Oxford, Ohio 45056
(513) 529-1950 fax
Symposium to address issues facing the African-American male
The African-American Men’s Empowerment Symposium: From Problems to Solutions will be held from 1-5:30 p.m Thursday, Oct. 25, in the Harry T. Wilks Conference Center on the Hamilton campus.
Discussions will focus on issues facing African-American men relating to self-empowerment and relationships with significant others and society.
Afrocentric psychologist Na’im Akbar is the keynote speaker.
A panel of university staff, faculty, students and community leaders will lead a discussion following the keynote speech. Panelists include Michelle Briscoe, political science, Hamilton; Mark Christian, black world studies/sociology, Hamilton; Rodney Coates, director of black world studies; Ronald Crutcher, provost; Gabe Folmar, senior sociology major, Miami Hamilton; Rev. Regina Johnson Phillips, community activist and pastor of Covenant Community Christian Church; Rev. Vaughn Lewis, director of human relations, City of Hamilton.
Following the opening session and panel discussion, there will be concurrent workshops.
• Police Brutality and Racial Profiling, Rev. Damon Lynch III, Cincinnati Chapter of the Black United Front/pastor of New Prospect Baptist Church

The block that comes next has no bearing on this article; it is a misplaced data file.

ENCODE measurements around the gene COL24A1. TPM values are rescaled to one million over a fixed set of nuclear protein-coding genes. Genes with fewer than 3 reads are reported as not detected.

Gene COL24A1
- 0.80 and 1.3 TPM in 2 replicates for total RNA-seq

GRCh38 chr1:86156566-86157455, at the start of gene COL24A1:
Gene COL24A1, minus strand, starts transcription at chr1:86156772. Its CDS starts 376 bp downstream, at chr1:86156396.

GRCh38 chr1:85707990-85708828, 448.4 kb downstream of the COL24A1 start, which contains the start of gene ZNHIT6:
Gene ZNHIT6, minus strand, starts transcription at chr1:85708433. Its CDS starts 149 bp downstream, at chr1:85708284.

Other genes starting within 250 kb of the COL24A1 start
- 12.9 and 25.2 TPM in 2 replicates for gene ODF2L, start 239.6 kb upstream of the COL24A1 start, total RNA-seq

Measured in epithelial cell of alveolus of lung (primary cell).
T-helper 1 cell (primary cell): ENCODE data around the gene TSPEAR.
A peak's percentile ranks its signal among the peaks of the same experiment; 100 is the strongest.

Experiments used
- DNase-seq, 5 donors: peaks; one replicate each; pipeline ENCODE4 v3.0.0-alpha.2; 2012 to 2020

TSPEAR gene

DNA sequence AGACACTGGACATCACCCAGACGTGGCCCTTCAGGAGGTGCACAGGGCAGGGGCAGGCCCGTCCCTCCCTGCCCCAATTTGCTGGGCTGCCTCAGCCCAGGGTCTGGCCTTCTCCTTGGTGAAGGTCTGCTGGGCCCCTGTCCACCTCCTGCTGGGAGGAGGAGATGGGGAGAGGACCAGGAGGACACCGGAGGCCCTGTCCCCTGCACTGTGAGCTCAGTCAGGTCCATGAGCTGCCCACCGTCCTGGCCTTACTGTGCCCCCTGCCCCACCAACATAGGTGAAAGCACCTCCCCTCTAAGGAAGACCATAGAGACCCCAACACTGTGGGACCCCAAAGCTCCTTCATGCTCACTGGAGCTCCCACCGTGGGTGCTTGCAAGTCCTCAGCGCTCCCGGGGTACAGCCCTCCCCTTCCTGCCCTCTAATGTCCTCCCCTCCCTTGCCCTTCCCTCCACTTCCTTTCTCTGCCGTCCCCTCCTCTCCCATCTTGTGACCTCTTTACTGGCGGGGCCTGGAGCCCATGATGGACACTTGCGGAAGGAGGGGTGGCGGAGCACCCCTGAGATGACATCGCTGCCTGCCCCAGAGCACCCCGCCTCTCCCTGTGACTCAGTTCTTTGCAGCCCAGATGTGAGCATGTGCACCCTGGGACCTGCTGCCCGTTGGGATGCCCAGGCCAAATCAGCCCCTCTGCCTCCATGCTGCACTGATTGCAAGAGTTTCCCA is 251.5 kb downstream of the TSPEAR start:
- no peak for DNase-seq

• Helping African-American Men Succeed in College, Michael Cuyjet, University of Louisville
• The Role of Women in the Lives of African-American Men, Patricia Ellis, retired Hamilton High School teacher
• The Hip Hop Culture and the African-American Male Identity, Mark McPhail (communication)
Workshop Session B (4:10-5:30 p.m.)
• Male/Female Relationships, Rev. Peter Matthews
• Countering the Culture of Violence, Victor Davis, director, Booker T. Washington Community Center
• Economic Empowerment, Darren Anderson, financial consultant, Merrill Lynch
• The African-American Male Image in the Media, Ronald Jackson, Penn State University
The event, presented by Miami Hamilton’s black world studies, office of multicultural services and the office of multicultural student enrichment, is free and open to the public.
For more information and to register, call 5-3024.
Date Published: 10/18/2001